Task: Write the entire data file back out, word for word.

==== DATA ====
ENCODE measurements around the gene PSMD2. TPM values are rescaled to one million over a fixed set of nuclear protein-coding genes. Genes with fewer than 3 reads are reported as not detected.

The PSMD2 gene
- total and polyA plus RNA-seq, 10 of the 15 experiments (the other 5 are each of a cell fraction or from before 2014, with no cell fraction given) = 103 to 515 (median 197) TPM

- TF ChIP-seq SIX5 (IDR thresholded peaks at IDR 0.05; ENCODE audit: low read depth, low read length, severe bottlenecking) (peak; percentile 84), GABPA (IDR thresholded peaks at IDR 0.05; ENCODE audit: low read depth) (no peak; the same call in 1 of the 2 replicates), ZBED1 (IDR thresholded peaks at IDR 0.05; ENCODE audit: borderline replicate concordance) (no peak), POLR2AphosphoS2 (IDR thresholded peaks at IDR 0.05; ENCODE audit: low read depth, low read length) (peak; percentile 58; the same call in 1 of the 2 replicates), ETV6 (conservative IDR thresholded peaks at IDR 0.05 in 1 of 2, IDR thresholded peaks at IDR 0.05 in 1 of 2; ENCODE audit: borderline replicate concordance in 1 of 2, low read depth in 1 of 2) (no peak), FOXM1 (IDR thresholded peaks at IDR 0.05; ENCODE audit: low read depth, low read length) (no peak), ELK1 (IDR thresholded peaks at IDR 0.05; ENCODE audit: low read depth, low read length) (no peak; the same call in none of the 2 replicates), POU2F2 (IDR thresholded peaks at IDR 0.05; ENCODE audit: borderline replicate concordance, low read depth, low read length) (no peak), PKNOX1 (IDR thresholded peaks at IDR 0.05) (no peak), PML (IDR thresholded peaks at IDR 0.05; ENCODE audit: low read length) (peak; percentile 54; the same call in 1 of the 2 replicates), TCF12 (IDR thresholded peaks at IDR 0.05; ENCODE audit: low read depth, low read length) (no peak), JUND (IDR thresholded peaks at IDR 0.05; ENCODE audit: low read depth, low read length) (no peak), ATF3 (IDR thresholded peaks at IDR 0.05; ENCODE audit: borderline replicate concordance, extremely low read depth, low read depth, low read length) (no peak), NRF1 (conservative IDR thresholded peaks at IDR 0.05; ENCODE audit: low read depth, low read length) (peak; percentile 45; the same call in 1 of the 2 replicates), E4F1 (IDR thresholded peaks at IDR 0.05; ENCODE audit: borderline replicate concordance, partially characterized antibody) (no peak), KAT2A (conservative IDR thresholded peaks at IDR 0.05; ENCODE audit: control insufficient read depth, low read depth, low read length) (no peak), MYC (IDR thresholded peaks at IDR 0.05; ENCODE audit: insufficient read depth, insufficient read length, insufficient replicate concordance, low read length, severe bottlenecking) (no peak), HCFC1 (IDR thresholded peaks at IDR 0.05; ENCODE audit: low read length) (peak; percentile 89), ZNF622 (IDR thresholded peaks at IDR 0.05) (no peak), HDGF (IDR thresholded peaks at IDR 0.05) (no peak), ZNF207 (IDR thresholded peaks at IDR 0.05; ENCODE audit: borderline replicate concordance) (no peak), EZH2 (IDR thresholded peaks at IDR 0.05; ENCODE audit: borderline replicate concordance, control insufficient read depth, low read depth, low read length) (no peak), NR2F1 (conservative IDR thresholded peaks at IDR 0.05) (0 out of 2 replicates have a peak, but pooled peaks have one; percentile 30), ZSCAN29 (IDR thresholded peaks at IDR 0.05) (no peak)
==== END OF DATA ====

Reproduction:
ENCODE measurements around the gene PSMD2. TPM values are rescaled to one million over a fixed set of nuclear protein-coding genes. Genes with fewer than 3 reads are reported as not detected.

The PSMD2 gene
- total and polyA plus RNA-seq, 10 of the 15 experiments (the other 5 are each of a cell fraction or from before 2014, with no cell fraction given) = 103 to 515 (median 197) TPM

- TF ChIP-seq SIX5 (IDR thresholded peaks at IDR 0.05; ENCODE audit: low read depth, low read length, severe bottlenecking) (peak; percentile 84), GABPA (IDR thresholded peaks at IDR 0.05; ENCODE audit: low read depth) (no peak; the same call in 1 of the 2 replicates), ZBED1 (IDR thresholded peaks at IDR 0.05; ENCODE audit: borderline replicate concordance) (no peak), POLR2AphosphoS2 (IDR thresholded peaks at IDR 0.05; ENCODE audit: low read depth, low read length) (peak; percentile 58; the same call in 1 of the 2 replicates), ETV6 (conservative IDR thresholded peaks at IDR 0.05 in 1 of 2, IDR thresholded peaks at IDR 0.05 in 1 of 2; ENCODE audit: borderline replicate concordance in 1 of 2, low read depth in 1 of 2) (no peak), FOXM1 (IDR thresholded peaks at IDR 0.05; ENCODE audit: low read depth, low read length) (no peak), ELK1 (IDR thresholded peaks at IDR 0.05; ENCODE audit: low read depth, low read length) (no peak; the same call in none of the 2 replicates), POU2F2 (IDR thresholded peaks at IDR 0.05; ENCODE audit: borderline replicate concordance, low read depth, low read length) (no peak), PKNOX1 (IDR thresholded peaks at IDR 0.05) (no peak), PML (IDR thresholded peaks at IDR 0.05; ENCODE audit: low read length) (peak; percentile 54; the same call in 1 of the 2 replicates), TCF12 (IDR thresholded peaks at IDR 0.05; ENCODE audit: low read depth, low read length) (no peak), JUND (IDR thresholded peaks at IDR 0.05; ENCODE audit: low read depth, low read length) (no peak), ATF3 (IDR thresholded peaks at IDR 0.05; ENCODE audit: borderline replicate concordance, extremely low read depth, low read depth, low read length) (no peak), NRF1 (conservative IDR thresholded peaks at IDR 0.05; ENCODE audit: low read depth, low read length) (peak; percentile 45; the same call in 1 of the 2 replicates), E4F1 (IDR thresholded peaks at IDR 0.05; ENCODE audit: borderline replicate concordance, partially characterized antibody) (no peak), KAT2A (conservative IDR thresholded peaks at IDR 0.05; ENCODE audit: control insufficient read depth, low read depth, low read length) (no peak), MYC (IDR thresholded peaks at IDR 0.05; ENCODE audit: insufficient read depth, insufficient read length, insufficient replicate concordance, low read length, severe bottlenecking) (no peak), HCFC1 (IDR thresholded peaks at IDR 0.05; ENCODE audit: low read length) (peak; percentile 89), ZNF622 (IDR thresholded peaks at IDR 0.05) (no peak), HDGF (IDR thresholded peaks at IDR 0.05) (no peak), ZNF207 (IDR thresholded peaks at IDR 0.05; ENCODE audit: borderline replicate concordance) (no peak), EZH2 (IDR thresholded peaks at IDR 0.05; ENCODE audit: borderline replicate concordance, control insufficient read depth, low read depth, low read length) (no peak), NR2F1 (conservative IDR thresholded peaks at IDR 0.05) (0 out of 2 replicates have a peak, but pooled peaks have one; percentile 30), ZSCAN29 (IDR thresholded peaks at IDR 0.05) (no peak)